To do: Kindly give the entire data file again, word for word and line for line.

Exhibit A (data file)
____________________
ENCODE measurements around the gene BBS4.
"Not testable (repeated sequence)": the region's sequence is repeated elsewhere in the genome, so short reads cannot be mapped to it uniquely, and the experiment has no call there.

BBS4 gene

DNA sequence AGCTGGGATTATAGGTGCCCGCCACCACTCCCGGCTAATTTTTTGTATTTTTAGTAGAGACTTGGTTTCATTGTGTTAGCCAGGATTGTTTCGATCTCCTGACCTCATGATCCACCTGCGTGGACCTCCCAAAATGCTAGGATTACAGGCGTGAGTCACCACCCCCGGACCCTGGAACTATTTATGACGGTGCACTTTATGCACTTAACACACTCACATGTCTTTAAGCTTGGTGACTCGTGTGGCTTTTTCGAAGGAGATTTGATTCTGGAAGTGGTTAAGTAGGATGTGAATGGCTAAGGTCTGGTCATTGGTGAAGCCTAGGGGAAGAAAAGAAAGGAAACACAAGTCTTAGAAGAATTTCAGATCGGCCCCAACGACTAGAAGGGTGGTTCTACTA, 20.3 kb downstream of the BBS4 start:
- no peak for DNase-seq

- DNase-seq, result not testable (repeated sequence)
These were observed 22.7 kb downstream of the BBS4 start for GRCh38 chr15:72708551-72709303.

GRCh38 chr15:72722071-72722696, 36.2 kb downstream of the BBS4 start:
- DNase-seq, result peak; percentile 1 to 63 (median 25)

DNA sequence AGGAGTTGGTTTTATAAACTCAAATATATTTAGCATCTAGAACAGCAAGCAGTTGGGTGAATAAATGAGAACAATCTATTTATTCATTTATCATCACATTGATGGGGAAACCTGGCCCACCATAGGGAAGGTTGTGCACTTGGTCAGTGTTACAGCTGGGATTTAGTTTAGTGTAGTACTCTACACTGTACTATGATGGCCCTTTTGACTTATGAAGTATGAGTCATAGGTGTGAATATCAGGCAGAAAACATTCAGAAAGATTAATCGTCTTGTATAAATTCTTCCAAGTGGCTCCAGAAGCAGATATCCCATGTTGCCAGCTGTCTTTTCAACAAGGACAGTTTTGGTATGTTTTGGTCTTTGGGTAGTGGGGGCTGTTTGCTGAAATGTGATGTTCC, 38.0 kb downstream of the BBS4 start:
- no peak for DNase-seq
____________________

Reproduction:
ENCODE measurements around the gene BBS4.
"Not testable (repeated sequence)": the region's sequence is repeated elsewhere in the genome, so short reads cannot be mapped to it uniquely, and the experiment has no call there.

BBS4 gene

DNA sequence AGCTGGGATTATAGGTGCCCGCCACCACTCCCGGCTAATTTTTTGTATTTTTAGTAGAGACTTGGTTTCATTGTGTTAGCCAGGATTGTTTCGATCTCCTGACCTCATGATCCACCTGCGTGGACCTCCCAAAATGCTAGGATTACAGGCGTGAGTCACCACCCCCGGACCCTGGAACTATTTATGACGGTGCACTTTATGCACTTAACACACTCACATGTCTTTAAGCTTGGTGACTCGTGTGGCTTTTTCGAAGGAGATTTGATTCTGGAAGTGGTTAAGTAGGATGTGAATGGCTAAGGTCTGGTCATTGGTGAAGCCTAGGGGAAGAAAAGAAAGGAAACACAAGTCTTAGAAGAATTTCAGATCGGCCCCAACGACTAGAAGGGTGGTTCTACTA, 20.3 kb downstream of the BBS4 start:
- no peak for DNase-seq

- DNase-seq, result not testable (repeated sequence)
These were observed 22.7 kb downstream of the BBS4 start for GRCh38 chr15:72708551-72709303.

GRCh38 chr15:72722071-72722696, 36.2 kb downstream of the BBS4 start:
- DNase-seq, result peak; percentile 1 to 63 (median 25)

DNA sequence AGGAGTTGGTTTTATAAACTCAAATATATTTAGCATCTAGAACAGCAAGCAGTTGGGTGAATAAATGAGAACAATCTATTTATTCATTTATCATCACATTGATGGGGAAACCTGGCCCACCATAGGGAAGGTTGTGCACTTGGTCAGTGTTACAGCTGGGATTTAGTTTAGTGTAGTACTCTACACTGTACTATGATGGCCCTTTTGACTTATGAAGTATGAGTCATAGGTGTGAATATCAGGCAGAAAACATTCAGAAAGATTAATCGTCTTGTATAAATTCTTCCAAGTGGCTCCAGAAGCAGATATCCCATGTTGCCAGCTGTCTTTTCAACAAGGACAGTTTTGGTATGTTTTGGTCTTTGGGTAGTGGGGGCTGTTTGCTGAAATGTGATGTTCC, 38.0 kb downstream of the BBS4 start:
- no peak for DNase-seq